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Publication numberUS4691706 A
Publication typeGrant
Application numberUS 06/899,787
Publication dateSep 8, 1987
Filing dateAug 22, 1986
Priority dateDec 22, 1981
Fee statusPaid
Also published asDE3267842D1, EP0082508A1, EP0082508B1, US4535771
Publication number06899787, 899787, US 4691706 A, US 4691706A, US-A-4691706, US4691706 A, US4691706A
InventorsSyuichi Takayama
Original AssigneeOlympus Optical Co.
Export CitationBiBTeX, EndNote, RefMan
External Links: USPTO, USPTO Assignment, Espacenet
Calculus disintegrating apparatus
US 4691706 A
Abstract
A calculus disintegrating apparatus includes first and second electrodes which are arranged at the distal end of a probe inserted into a coeliac cavity, and discharge energy sources connected to the first and second electrodes to impress D.C. impulse voltage across them. The apparatus is arranged to disintegrate a calculus by impact waves resulting from spark discharges produced across the first and second electrodes. A polarity changing circuit is provided between the discharge energy sources and first and second electrodes to vary the polarity of the output D.C. impulse voltage from the discharge energy sources.
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Claims(2)
What is claimed is:
1. A calculus disintegrating apparatus, which comprises:
first and second electrodes provided separately from each other;
first discharge energy means including a first D.C. power source and a first capacitor arranged to be charged by said first D.C. power source; said first discharge energy means being connected to said first and second electrodes to apply a D.C. impulse voltage across said first and second electrodes when said first capacitor is discharged;
switching means having two ends, one end thereof being connected to said first electrode, said switching means being operable so as to be conductive between said two ends thereof;
means for selectively rendering said switching means conductive;
second discharge energy means including a diode, a second D.C. power source, and a second capacitor arranged to be charged by said second D.C. power source; a cathode of said diode and a first terminal of said second capacitor being connected to another end of said switching means; and a second terminal of said second capacitor and an anode of said diode being connected to said first capacitor;
whereby said D.C. impulse voltage from said first capacitor and said D.C. impulse voltage from said second capacitor are superposedly applied across said first and second electrodes when said switching means is rendered conductive.
2. A calculus disintegrating apparatus according to claim 1, wherein said second discharge energy means comprises a series circuit including said second D.C. power source and a semiconductor switching element, said series circuit being connected in parallel to said second capacitor, and said semiconductor switching element being rendered conductive at the time of initiation of discharge.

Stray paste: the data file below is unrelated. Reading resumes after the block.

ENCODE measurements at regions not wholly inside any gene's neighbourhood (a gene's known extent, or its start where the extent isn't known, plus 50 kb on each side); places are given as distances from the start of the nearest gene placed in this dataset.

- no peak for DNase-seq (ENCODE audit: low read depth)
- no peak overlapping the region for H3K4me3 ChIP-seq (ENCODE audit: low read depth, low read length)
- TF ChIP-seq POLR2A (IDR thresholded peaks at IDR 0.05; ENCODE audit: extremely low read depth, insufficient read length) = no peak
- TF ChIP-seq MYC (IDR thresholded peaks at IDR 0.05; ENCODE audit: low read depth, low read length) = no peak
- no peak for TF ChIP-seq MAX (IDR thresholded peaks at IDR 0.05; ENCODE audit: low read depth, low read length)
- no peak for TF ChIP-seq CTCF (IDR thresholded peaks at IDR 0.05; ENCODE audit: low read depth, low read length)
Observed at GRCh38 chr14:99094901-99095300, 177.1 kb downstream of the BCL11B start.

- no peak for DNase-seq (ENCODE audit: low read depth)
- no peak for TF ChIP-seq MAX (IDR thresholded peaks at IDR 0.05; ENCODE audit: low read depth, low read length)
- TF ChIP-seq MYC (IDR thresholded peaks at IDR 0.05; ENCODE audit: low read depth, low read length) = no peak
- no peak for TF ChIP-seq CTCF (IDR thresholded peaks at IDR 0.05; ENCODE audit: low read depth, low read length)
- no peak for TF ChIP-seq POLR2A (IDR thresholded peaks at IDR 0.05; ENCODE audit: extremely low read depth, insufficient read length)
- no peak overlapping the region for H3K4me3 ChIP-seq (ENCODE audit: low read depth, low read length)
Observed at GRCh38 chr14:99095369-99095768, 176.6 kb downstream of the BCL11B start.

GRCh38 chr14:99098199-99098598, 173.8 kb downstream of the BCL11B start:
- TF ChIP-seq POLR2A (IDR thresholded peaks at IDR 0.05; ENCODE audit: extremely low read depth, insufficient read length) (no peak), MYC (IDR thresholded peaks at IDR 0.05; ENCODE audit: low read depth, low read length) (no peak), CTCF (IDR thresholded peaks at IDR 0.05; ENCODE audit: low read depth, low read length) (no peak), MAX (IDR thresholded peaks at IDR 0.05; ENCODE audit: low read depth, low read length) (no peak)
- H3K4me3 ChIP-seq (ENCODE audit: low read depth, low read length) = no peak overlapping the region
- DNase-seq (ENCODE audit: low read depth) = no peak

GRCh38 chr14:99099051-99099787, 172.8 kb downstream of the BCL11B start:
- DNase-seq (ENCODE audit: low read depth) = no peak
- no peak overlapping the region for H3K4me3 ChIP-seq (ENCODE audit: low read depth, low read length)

Description

This application is a continuation of application Ser. No. 723,050, filed Apr. 15, 1985, now abandoned, which is a division of Ser. No. 449,699 filed Dec. 14, 1982, now U.S. Pat. No. 4,535,771.

BACKGROUND OF THE INVENTION

This invention relates to a calculus disintegrating apparatus. A calculus disintegrating apparatus has been developed which producs spark discharges in a coeliac liquid surrounding a calculus to digintegrate the calculus by the resultant hydraulic impact wave. Such a calculus disintegrating apparatus generally comprises two electrodes set at the distal end of a probe inserted into a coeliac cavity and a power supply section which impresses D.C. impulse voltage on the electrodes to generate spark discharges across the electrodes. The power supply section provided with a capacitor causes the discharge current to flow across the electrodes for production of spark discharges. The electrodes are generally prepared from tungsten alloy, and are slowly consumed with time due to the impression of discharge energy. During the use of the electrodes, the end of the anode in particular is rounded, resulting in a rise in the voltage required for the initiation of spark discharges. When a spark discharge initiating voltage rises beyond the voltage with which the capacitor is charged, then spark discharges fail to be produced. This means that consumption of an electrode shortens the effective life thereof. Moreover, it is impossible to recognize the extent of the depletion of the electrode by the naked eye, thus failing to define an optimum point of time at which the used electrode is to be exchanged for a fresh one. While a patient is undergoing a treatment, it sometimes happens that the effective life of an electrode comes to an end. Such an event increases the time of treatment and the pain suffered by a patient.

SUMMARY OF THE INVENTION

It is accordingly an object of this invention to extend the effective life of a calculus disintegrating apparatus which disintegrates a calculus by a hydraulic impact wave resulting from spark discharges.

To attain the above-mentioned object, this invention provides a calculus disintegrating apparatus which comprises first and second electrodes provided separately from each other, a capacitor connected between the first and second electrodes, a power source for charging the capacitor, a circuit allowing for the passage of a discharge current across the first and second electrodes, and a switching circuit for changing the direction in which the discharge current flows.

BRIEF DESCRIPTION OF THE DRAWINGS

FIG. 1 is a block circuit diagram of a calculus disintegrating apparatus according to a first embodiment of this invention;

FIGS. 2A to 2E are timing charts showing the operation of the calculus disintegrating apparatus of FIG. 1;

FIG. 3 is a block circuit diagram of a calculus disintegrating apparatus according to a second embodiment of the invention;